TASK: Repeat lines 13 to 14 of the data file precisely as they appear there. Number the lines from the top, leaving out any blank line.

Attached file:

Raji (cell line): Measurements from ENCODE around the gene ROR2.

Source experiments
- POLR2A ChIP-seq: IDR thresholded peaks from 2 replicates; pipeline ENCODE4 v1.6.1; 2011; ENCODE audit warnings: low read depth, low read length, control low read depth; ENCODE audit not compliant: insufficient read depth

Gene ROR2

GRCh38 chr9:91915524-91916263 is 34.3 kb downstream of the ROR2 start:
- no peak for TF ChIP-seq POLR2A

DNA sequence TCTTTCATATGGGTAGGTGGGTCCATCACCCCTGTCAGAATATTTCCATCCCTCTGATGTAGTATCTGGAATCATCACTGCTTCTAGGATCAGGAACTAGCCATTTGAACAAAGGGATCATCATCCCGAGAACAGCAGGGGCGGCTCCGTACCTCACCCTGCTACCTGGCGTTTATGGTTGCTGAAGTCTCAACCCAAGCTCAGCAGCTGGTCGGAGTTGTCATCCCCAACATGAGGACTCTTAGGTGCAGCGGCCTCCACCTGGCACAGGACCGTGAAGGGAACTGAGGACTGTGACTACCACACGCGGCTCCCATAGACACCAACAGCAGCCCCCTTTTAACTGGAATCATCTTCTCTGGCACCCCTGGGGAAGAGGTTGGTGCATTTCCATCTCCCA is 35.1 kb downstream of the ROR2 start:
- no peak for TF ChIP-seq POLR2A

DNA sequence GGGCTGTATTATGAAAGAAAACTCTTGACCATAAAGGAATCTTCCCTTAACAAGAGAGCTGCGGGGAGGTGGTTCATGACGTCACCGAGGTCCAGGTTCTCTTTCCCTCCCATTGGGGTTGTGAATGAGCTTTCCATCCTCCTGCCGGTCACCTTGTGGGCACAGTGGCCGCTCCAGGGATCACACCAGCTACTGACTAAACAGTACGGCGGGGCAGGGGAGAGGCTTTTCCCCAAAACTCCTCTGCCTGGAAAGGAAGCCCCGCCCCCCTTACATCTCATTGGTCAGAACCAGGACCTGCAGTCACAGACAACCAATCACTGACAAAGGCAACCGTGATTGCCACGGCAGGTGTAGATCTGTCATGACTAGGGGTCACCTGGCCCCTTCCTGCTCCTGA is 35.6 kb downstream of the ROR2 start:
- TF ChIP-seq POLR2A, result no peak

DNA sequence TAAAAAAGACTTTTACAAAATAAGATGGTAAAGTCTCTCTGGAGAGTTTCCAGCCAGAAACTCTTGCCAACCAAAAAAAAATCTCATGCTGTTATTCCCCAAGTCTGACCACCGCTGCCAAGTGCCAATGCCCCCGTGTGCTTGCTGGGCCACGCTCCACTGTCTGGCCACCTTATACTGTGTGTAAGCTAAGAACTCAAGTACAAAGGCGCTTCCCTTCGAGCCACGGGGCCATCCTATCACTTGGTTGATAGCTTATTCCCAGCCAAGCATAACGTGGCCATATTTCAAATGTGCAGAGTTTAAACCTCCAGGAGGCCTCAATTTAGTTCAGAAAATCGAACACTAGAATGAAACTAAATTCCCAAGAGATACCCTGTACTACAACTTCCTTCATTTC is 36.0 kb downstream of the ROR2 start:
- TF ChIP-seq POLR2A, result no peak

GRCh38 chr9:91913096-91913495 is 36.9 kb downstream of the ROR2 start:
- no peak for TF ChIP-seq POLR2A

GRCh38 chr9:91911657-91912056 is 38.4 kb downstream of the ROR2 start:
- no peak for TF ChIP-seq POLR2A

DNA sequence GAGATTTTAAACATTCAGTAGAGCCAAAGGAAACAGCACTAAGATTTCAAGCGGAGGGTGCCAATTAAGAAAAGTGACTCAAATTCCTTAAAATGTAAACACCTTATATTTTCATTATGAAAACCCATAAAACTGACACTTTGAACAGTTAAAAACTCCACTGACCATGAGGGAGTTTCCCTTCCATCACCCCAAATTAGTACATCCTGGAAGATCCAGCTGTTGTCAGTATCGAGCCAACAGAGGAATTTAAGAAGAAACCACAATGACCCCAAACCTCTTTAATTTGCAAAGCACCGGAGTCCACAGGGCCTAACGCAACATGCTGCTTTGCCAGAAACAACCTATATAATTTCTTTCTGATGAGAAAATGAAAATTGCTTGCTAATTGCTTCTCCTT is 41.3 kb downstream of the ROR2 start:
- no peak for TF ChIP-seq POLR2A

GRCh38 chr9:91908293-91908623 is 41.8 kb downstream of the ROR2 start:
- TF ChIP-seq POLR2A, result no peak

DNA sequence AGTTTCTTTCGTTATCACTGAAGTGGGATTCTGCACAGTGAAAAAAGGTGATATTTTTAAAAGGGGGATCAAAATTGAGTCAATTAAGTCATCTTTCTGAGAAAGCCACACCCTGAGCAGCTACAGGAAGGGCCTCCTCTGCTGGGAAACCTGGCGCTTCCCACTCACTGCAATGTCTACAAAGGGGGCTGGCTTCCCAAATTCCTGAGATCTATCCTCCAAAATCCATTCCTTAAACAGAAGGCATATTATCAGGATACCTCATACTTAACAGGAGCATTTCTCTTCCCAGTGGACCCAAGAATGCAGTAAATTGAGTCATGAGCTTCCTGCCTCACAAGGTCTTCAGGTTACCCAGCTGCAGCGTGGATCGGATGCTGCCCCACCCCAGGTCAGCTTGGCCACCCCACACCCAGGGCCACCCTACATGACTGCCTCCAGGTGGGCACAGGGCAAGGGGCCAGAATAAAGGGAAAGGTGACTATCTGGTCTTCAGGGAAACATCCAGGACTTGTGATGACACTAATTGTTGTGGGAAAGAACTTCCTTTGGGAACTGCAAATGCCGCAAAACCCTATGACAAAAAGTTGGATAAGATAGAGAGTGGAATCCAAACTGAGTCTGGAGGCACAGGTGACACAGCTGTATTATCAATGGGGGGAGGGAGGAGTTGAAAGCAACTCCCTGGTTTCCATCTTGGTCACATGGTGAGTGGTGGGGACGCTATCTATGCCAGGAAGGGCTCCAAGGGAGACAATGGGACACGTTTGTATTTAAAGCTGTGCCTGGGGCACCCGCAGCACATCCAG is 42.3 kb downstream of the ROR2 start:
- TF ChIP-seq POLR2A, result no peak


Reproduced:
GRCh38 chr9:91913096-91913495 is 36.9 kb downstream of the ROR2 start:
- no peak for TF ChIP-seq POLR2A